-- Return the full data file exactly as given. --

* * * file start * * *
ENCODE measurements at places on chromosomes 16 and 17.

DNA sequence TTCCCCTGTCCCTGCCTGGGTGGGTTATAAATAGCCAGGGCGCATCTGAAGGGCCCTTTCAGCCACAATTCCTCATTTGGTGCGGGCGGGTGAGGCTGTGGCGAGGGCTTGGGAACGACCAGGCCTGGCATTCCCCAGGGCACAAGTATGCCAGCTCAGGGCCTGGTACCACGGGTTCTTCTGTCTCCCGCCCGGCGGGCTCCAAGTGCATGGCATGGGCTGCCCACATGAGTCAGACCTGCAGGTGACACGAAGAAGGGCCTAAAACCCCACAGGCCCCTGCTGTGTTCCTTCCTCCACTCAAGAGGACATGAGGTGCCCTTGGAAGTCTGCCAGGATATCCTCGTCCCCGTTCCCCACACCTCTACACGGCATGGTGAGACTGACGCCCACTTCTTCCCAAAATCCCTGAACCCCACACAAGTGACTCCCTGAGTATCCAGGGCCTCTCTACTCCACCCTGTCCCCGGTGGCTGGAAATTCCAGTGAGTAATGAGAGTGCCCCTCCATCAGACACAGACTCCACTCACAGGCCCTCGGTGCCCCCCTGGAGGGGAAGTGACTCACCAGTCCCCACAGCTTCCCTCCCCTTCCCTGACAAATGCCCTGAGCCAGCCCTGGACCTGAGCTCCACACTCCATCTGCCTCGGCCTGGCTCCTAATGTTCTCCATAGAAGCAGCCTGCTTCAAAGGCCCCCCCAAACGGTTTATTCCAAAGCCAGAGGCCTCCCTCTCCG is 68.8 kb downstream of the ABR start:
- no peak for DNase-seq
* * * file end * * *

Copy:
ENCODE measurements at places on chromosomes 16 and 17.

DNA sequence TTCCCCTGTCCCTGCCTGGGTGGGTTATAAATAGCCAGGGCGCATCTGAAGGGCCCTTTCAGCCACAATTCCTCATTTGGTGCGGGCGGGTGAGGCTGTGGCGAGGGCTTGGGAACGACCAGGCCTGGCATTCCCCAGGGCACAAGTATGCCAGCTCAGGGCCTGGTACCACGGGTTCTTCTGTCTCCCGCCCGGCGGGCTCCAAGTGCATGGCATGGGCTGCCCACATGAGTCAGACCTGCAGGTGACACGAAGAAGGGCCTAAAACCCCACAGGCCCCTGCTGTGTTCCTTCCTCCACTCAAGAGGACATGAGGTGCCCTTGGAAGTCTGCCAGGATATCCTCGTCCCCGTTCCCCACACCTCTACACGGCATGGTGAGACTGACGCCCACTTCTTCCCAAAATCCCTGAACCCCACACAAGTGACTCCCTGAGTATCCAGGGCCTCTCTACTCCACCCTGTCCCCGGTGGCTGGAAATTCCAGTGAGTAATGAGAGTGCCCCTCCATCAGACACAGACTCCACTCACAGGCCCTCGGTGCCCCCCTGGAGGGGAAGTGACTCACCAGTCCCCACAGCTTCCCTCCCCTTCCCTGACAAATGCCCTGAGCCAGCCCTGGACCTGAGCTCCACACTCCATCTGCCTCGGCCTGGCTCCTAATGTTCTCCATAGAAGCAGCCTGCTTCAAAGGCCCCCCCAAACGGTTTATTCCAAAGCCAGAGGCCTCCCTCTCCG is 68.8 kb downstream of the ABR start:
- no peak for DNase-seq